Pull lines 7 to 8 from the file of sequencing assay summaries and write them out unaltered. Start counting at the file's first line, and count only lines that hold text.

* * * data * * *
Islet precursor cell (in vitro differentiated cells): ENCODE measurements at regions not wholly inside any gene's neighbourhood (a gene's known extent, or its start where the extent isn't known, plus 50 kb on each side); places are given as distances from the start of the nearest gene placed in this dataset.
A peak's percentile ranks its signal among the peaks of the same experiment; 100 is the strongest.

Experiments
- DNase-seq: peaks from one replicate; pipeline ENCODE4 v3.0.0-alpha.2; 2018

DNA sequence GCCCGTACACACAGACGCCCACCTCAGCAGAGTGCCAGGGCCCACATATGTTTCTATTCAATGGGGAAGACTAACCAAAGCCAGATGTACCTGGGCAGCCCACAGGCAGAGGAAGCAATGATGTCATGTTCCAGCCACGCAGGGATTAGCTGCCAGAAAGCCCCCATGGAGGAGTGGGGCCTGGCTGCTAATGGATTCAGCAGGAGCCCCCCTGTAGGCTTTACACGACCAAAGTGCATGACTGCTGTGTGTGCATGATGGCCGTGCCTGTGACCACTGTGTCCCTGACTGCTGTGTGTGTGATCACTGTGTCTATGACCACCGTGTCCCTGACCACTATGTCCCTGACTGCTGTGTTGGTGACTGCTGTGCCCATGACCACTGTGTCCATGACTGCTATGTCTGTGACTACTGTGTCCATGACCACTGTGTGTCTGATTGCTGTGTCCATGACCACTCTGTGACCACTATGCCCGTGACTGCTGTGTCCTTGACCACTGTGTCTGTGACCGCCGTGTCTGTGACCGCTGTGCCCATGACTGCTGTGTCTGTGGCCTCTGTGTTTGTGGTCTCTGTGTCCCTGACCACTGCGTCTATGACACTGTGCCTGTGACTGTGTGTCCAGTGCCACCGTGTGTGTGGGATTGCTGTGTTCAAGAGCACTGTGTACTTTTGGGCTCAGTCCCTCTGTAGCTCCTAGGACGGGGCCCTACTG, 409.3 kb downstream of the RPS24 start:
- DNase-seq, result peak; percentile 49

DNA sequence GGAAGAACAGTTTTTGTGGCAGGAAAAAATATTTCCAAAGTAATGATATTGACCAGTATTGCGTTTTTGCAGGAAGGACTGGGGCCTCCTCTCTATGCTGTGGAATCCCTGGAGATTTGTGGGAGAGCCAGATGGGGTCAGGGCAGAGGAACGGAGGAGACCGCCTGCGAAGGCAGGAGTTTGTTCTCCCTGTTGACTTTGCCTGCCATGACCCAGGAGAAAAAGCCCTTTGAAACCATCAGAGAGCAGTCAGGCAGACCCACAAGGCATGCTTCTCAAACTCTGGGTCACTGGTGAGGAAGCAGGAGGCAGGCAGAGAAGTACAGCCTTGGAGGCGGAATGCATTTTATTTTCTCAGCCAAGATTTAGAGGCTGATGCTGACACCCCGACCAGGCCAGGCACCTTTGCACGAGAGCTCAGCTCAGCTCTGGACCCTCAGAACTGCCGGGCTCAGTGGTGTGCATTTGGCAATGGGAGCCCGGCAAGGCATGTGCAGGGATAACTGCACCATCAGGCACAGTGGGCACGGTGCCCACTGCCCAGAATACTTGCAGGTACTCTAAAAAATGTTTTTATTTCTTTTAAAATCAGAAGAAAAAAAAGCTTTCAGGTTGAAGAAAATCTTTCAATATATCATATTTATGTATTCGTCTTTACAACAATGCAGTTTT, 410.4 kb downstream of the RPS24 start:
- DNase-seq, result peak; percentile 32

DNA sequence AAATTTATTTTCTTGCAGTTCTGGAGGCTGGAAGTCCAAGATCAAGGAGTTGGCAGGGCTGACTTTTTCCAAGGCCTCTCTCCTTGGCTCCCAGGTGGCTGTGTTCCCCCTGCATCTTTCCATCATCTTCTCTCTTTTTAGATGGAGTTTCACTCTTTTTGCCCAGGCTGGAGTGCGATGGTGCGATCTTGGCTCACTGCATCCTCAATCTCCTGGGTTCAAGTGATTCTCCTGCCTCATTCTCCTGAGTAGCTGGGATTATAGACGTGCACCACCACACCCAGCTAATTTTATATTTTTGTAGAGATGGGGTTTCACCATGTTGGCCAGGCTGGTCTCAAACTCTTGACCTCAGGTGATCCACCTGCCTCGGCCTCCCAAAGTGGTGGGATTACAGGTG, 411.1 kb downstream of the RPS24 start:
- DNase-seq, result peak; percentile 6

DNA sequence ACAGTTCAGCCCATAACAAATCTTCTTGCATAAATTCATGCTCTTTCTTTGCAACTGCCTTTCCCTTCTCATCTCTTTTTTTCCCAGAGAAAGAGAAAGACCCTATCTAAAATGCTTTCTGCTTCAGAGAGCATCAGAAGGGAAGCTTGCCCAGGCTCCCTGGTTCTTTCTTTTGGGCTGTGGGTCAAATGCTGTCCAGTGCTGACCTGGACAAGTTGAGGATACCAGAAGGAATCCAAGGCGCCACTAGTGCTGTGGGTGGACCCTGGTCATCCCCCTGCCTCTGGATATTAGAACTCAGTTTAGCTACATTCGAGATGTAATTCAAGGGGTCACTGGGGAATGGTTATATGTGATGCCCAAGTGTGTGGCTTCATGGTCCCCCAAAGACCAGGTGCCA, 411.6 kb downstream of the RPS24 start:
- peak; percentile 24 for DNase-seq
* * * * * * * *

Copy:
DNA sequence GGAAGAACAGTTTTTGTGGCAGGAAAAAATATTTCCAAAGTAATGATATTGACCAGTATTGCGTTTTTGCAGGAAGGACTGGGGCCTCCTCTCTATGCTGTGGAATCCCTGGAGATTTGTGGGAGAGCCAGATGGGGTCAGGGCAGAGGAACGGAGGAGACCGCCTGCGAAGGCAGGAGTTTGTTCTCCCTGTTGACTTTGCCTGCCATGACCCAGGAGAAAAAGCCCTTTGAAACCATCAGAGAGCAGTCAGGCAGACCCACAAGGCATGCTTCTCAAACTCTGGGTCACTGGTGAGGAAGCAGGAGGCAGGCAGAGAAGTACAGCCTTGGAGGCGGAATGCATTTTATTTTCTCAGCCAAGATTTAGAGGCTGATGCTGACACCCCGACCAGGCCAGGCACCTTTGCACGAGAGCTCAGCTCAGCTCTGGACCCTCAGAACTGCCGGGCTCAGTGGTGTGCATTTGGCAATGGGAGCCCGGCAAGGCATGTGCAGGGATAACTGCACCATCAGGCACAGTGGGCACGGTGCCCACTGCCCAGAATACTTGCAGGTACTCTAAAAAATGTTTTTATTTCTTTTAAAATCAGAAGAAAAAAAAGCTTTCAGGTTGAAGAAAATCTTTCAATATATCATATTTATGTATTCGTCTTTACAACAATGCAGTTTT, 410.4 kb downstream of the RPS24 start:
- DNase-seq, result peak; percentile 32